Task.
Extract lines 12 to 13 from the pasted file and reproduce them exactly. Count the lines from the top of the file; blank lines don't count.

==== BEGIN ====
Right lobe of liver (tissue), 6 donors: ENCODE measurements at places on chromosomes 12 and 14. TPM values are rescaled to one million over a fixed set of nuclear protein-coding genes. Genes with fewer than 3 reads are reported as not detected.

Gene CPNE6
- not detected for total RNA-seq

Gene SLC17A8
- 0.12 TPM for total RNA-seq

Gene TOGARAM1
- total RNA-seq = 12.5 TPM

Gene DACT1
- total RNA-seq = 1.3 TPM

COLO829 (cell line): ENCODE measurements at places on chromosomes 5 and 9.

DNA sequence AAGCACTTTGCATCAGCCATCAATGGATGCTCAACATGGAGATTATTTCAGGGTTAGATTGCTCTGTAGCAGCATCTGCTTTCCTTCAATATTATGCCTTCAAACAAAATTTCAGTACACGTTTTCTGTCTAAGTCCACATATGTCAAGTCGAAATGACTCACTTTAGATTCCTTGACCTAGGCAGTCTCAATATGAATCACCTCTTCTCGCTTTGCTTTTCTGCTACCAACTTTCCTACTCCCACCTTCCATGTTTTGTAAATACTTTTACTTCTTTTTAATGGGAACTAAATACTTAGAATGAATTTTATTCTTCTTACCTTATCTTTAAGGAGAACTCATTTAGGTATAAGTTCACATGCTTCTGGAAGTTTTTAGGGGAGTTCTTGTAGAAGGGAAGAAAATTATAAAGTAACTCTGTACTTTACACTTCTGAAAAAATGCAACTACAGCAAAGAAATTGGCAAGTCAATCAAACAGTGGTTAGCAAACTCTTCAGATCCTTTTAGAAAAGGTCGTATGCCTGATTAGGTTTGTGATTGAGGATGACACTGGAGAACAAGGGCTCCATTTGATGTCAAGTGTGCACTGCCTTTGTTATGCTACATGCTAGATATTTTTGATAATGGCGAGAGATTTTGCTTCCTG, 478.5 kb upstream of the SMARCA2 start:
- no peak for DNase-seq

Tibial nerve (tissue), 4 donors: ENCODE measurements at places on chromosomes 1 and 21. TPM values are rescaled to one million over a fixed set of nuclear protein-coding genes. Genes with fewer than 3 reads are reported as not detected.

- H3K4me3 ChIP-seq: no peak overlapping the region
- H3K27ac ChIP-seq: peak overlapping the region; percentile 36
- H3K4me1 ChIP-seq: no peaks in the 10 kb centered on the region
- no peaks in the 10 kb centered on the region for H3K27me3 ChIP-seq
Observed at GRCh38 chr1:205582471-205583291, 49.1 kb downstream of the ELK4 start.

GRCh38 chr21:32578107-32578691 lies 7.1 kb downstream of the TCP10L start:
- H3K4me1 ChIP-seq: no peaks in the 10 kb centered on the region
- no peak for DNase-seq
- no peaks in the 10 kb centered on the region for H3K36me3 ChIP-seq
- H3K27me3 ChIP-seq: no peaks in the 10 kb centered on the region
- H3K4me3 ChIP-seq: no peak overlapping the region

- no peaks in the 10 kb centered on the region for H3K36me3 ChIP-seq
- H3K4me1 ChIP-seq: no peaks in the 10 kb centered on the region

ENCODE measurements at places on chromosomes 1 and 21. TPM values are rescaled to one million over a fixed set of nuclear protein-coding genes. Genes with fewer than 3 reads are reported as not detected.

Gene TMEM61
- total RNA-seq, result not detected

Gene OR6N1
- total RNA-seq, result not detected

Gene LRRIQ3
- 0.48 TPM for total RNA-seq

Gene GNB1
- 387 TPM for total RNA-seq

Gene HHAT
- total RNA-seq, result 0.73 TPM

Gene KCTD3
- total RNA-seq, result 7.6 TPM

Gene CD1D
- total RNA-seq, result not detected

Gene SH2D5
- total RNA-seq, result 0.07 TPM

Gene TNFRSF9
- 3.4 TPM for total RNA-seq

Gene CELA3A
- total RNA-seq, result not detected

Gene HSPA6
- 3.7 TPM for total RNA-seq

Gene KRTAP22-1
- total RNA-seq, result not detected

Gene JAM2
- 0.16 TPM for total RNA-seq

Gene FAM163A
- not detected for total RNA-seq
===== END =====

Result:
- no peak for DNase-seq

Tibial nerve (tissue), 4 donors: ENCODE measurements at places on chromosomes 1 and 21. TPM values are rescaled to one million over a fixed set of nuclear protein-coding genes. Genes with fewer than 3 reads are reported as not detected.